Prime Minister Benjamin Netanyahu has always liked to invoke the high and mighty, just like the bramble of Jotham's Fable, which calls others to cool themselves in its nonexistent shade.

In the past, Netanyahu called upon former Prime Minister Menachem Begin, presenting himself as the latter's loyal successor. Later he dressed up as former Prime Minister Yitzhak Rabin's successor, pledging to pass on the torch which he himself had extinguished.

This week he became a new Prometheus, carrying a fiery torch that he personally brings us straight from Ze'ev Jabotinsky.

At the Knesset Monday, which marked the anniversary of Jabotinsky's death, Netanyahu quoted from the writings of the Revisionist leader. Those particular lines were not easy to find; assistants must have scurried frequently to the library until they dug them up.

Jabotinsky is indeed remembered as the father of the liberal welfare state, but Netanyahu found a few forgotten theses in favor of "the bourgeois rule," which "has in its power not only to bear shocks without intervening, but to include them in its method."

Revisionist theory also has 70 facets, it turns out, and Netanyahu applies the one he prefers.

Netanyahu's remarks in the Knesset reminded me vaguely of something. In 2003, when he was finance minister, he told one of the newspapers that Labor Zionist leader Berl Katznelson and Israel's first prime minister, David Ben-Gurion, had "made a huge mistake to establish a socialist state, and we have to work for years to extricate ourselves from this erroneous structure."

How fortunate we are to finally have a leader of Bibi's stature - his strength is the strength of stones and his flesh is of brass and it's his job to correct everything the founding fathers did wrong, to drown their work in a sea of verbiage.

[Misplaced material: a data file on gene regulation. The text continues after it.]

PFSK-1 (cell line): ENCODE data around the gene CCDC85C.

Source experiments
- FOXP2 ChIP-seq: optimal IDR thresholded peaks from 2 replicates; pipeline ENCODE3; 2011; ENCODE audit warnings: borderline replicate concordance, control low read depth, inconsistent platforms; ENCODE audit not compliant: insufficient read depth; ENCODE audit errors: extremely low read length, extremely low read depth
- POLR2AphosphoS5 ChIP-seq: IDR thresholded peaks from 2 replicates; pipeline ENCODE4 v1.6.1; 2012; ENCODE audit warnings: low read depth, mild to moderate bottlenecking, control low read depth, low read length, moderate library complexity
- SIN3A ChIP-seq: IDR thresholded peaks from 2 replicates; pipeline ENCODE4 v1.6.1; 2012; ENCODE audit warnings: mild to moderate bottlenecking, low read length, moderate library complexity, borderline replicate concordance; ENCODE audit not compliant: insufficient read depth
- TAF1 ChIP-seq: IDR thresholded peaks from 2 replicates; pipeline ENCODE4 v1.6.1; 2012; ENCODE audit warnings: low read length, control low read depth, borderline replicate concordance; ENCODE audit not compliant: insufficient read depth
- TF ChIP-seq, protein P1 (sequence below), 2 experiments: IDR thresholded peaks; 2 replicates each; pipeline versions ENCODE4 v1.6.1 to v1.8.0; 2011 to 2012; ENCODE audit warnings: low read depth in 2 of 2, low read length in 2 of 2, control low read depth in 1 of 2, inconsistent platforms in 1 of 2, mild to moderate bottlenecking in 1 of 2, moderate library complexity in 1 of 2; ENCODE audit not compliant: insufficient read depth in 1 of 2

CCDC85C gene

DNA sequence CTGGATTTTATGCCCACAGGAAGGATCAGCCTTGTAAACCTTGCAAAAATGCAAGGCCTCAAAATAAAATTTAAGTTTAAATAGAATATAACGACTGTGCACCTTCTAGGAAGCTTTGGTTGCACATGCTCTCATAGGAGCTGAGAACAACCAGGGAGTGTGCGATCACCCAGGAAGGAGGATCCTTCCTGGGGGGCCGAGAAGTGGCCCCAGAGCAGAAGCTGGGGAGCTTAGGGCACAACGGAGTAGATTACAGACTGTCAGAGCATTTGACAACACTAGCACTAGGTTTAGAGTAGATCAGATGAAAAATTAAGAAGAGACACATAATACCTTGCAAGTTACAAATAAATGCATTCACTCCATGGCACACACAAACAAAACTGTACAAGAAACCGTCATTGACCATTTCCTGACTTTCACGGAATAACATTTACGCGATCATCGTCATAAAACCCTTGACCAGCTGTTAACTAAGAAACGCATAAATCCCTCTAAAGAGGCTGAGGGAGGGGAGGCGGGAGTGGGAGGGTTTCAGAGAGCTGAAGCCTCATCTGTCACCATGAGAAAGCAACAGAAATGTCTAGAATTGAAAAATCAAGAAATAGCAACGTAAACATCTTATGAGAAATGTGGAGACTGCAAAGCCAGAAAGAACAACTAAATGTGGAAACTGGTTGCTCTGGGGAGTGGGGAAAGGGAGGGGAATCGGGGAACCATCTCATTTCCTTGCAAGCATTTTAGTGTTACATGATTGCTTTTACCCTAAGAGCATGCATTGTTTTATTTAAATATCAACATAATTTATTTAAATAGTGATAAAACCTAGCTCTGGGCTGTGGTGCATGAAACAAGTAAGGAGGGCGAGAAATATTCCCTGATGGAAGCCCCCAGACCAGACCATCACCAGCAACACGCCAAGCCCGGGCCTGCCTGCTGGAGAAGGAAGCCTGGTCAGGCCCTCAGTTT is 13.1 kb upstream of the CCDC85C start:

Netanyahu's Darwinist speech Monday puts his opposition in their proper place. It's more than the cigar smokers in their fine offices as opposed to the nargila smokers in their tents; more than those who strum the lowest chords versus the guitar-strummers in the evening breeze; it's not only the owners of three luxury apartments as opposed to those who rent one apartment split into three.

Now, it's Berl against Ze'ev, and history is being rewritten. Not only kibbutzim and moshavim build a state; not only pioneer dreamers singing and dancing between bouts of malaria; not road-builders or swamp-drainers, who should have been working for a human resources company - it would have cost less.

If the Dankners and the Ofers had built the state as a for-profit enterprise, it would look much better now.

What a pity that Zionist ideologue A.D. Gordon was steering the boat then, and not Bibi, Eli Yishai and Foreign Minister Avigdor Lieberman. If it were up to Netanyahu, the state would have been born privatized, and we would not have had to suffer so many years of socialist hell.